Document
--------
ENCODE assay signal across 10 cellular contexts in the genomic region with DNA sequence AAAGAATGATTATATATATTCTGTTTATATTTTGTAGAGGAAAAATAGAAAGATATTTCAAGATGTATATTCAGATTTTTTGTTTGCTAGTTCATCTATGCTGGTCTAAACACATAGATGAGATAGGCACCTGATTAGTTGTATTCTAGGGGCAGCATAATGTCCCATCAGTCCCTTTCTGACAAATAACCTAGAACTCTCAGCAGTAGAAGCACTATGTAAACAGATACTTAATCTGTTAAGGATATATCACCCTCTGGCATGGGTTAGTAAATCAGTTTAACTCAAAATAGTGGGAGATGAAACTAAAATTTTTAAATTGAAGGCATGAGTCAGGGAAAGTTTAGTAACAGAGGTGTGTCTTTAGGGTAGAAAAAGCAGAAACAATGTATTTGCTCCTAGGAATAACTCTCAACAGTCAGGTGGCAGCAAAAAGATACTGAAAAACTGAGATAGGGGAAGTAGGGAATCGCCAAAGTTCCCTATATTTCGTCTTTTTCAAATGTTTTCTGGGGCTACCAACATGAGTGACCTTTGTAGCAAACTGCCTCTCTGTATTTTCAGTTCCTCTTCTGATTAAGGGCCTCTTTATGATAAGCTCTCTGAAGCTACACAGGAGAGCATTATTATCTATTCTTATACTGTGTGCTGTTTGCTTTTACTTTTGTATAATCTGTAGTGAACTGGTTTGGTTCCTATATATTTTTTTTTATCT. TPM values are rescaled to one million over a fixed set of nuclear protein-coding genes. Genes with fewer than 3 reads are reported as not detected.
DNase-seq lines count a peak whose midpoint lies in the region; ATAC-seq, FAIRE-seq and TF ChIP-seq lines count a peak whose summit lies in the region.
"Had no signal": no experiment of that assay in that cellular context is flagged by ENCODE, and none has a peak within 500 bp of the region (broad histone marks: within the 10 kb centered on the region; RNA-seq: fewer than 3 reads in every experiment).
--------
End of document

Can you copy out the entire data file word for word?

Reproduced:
ENCODE assay signal across 10 cellular contexts in the genomic region with DNA sequence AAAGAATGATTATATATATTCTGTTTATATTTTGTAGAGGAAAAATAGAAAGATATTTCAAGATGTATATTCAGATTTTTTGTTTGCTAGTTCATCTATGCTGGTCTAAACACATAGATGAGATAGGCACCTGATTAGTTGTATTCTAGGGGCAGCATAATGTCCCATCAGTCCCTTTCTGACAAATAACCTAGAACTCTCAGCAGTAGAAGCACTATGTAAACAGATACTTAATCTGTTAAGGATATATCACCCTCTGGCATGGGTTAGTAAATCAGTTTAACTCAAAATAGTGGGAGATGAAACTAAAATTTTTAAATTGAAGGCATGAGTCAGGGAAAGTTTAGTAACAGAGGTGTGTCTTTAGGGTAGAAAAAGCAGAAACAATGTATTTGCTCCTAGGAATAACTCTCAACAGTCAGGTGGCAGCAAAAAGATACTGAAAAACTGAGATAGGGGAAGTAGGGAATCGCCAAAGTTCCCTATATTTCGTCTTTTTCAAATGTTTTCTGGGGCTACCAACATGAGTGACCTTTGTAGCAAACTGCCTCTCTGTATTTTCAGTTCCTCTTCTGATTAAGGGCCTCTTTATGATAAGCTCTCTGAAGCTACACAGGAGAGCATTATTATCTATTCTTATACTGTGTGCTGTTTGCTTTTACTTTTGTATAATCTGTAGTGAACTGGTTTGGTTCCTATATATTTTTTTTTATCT. TPM values are rescaled to one million over a fixed set of nuclear protein-coding genes. Genes with fewer than 3 reads are reported as not detected.
DNase-seq lines count a peak whose midpoint lies in the region; ATAC-seq, FAIRE-seq and TF ChIP-seq lines count a peak whose summit lies in the region.
"Had no signal": no experiment of that assay in that cellular context is flagged by ENCODE, and none has a peak within 500 bp of the region (broad histone marks: within the 10 kb centered on the region; RNA-seq: fewer than 3 reads in every experiment).